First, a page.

Captain Corelli’s Mandolin review at Rose Theatre, Kingston-upon-Thames – ‘feels diminished’
Condensing Louis de Bernières’ bittersweet wartime romance for the stage, Rona Munro’s adaptation of Captain Corelli’s Mandolin never quite resonates. Though her stripped-down version retains an appropriately epic sweep, it nonetheless loses something of the book’s mosaic-like intricacy. In piecing its characters’ disparate dreams and desires together in a linear, functional plot, each wistful, emotive fragment feels diminished.
Director Melly Still loads the production with raw, ululating singing and balletic movements that look perfectly pretty during the plot’s more bucolic passages – a sequence in which the cast of Greek islanders and occupying Italian soldiers settle into a rhythm of look-the-other-way cooperation is one of the show’s highlights. But overwrought abstraction and some sloppy miming start to look deeply frivolous when depicting the atrocities of war.
Luisa Guerreiro and Elizabeth Mary Williams do consummate, scene-stealing work as a wild-eyed goat and languorous pine marten respectively, while, among the human protagonists, Ryan Donaldson conveys the grief and tenderness of gay soldier Carlo, surviving while the comrade he loves perishes. Madison Clare is brash and assured as astute doctor’s daughter Pelagia, while Alex Mugnaioni is disarmingly awkward as the sensitive Captain she falls in love with.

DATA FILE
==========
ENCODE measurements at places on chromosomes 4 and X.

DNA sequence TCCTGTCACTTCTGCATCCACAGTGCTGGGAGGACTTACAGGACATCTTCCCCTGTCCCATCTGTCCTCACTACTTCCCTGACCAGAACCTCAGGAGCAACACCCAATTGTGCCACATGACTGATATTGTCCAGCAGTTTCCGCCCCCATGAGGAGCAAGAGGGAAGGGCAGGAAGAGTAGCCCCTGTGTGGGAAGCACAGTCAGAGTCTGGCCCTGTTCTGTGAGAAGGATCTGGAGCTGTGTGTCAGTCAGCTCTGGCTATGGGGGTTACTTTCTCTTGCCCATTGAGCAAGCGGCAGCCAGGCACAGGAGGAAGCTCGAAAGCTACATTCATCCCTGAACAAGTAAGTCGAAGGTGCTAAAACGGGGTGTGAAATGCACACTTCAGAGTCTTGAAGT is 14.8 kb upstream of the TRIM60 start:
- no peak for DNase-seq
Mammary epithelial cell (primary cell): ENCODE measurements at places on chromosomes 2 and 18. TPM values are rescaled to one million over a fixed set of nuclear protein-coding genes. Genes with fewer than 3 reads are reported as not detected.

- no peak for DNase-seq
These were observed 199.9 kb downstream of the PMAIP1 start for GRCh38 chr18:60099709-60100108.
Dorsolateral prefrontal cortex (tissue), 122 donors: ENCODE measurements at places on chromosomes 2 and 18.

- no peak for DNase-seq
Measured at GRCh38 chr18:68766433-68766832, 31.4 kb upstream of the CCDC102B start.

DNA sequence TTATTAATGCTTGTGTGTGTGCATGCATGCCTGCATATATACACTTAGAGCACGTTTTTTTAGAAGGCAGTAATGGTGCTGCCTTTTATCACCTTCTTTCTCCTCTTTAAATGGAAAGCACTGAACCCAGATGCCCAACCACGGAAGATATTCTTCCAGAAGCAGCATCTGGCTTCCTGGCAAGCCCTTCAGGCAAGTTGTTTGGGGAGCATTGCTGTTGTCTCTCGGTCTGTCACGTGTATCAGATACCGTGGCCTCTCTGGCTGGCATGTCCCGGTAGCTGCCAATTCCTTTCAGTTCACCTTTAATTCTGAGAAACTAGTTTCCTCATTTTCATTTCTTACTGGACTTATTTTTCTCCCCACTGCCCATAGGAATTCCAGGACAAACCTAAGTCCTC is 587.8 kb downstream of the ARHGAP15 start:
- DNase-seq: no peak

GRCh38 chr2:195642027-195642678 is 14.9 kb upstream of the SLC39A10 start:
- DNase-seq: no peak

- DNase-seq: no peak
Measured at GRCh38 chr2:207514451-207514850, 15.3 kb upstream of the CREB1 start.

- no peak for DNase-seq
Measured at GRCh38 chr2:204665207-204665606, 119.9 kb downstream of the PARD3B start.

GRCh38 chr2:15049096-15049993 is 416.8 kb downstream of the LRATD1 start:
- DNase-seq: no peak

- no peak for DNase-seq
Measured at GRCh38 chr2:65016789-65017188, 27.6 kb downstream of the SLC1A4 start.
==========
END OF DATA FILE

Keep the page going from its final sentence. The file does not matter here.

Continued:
As history catches up with them, video projections see flame, blood, and ink spattered on to a huge panel of beaten copper, the centrepiece of Mayou Trikerioti’s uncluttered design. As pearlescent as an oyster shell, this backdrop remains a fixed point of beauty among the chaos of life, love and war.
We need your help…
When you subscribe to The Stage, you’re investing in our journalism. And our journalism is invested in supporting theatre and the performing arts.
The Stage is a family business, operated by the same family since we were founded in 1880. We do not receive government funding. We are not owned by a large corporation. Our editorial is not dictated by ticket sales.
We are fully independent, but this means we rely on revenue from readers to survive.
Help us continue to report on great work across the UK, champion new talent and keep up our investigative journalism that holds the powerful to account. Your subscription helps ensure our journalism can continue.